Miss Borden’s Account of ThingsTiffany Midge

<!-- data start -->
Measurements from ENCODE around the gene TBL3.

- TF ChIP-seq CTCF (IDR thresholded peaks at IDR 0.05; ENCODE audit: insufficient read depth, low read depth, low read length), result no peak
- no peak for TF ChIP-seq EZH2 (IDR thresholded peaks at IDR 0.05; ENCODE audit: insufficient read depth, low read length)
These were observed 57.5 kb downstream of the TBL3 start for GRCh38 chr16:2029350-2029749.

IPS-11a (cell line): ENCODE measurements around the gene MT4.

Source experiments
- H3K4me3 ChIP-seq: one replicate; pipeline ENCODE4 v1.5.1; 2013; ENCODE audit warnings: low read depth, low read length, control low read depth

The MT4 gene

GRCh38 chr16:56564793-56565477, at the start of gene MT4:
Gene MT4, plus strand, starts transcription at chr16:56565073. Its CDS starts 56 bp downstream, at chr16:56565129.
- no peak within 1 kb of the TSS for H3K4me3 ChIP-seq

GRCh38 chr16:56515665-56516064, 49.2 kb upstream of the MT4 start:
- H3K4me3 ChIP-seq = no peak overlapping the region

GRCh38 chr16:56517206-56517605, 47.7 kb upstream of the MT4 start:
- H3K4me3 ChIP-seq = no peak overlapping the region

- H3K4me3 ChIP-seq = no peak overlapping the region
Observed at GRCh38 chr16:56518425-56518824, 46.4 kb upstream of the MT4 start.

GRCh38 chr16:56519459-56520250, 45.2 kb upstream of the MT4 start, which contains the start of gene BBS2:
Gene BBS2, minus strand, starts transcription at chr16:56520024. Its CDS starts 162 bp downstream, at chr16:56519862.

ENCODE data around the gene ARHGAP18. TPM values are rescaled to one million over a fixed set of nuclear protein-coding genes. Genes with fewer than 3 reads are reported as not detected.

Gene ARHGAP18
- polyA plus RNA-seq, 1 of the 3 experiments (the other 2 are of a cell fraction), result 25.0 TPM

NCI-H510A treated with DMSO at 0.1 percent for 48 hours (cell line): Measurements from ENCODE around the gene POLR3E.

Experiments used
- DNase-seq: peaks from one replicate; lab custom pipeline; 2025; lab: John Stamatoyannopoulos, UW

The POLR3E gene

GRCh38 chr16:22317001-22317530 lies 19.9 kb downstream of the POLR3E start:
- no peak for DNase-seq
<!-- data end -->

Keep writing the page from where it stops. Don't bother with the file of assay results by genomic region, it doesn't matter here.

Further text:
Only the wallpaper—yellow cabbage roses trimmed with larkspur—can say. I was of course indisposed during the awful business, eating pears in the carriage house. That’s how it went over, twelve stern men, incomprehensible! A proper lady of distinction born into a family of textiles and cotton—to think it! Looking over the damage I thought, how curious, such winsome blossoms— the blood—dappled athwart Abby’s eiderdown quilt. She’d scream if she saw it. Fourteen blows to Father in the sitting room, A spectacle, his head lolling about on the fainting couch like a crushed melon. In the séance Miss Odiah relieved my burdens, my misgivings licked clean as a cat. But I knew the ghosts were talking, voices whining like distant violins. A dissolve of mist compromising my agency, telling me what to do. To have tipped back Father’s bourbon, ten thimblefuls, a right antidote to such rancor harbored in my throat, might have done the trick. But instead, I took the tea—cheap and plain— because the Pekoe had been misplaced. And I burned the dress, an indication of guilt they said, and took a bath. Instead, I should have bought a hat, something with a sash of bright red ribbon. In the evenings now, on our stately porch I languish, I wait. While overhead the geese drag the clouds like bridal lace, unworn and ruined— bedraggled debris, such fatal flowers.
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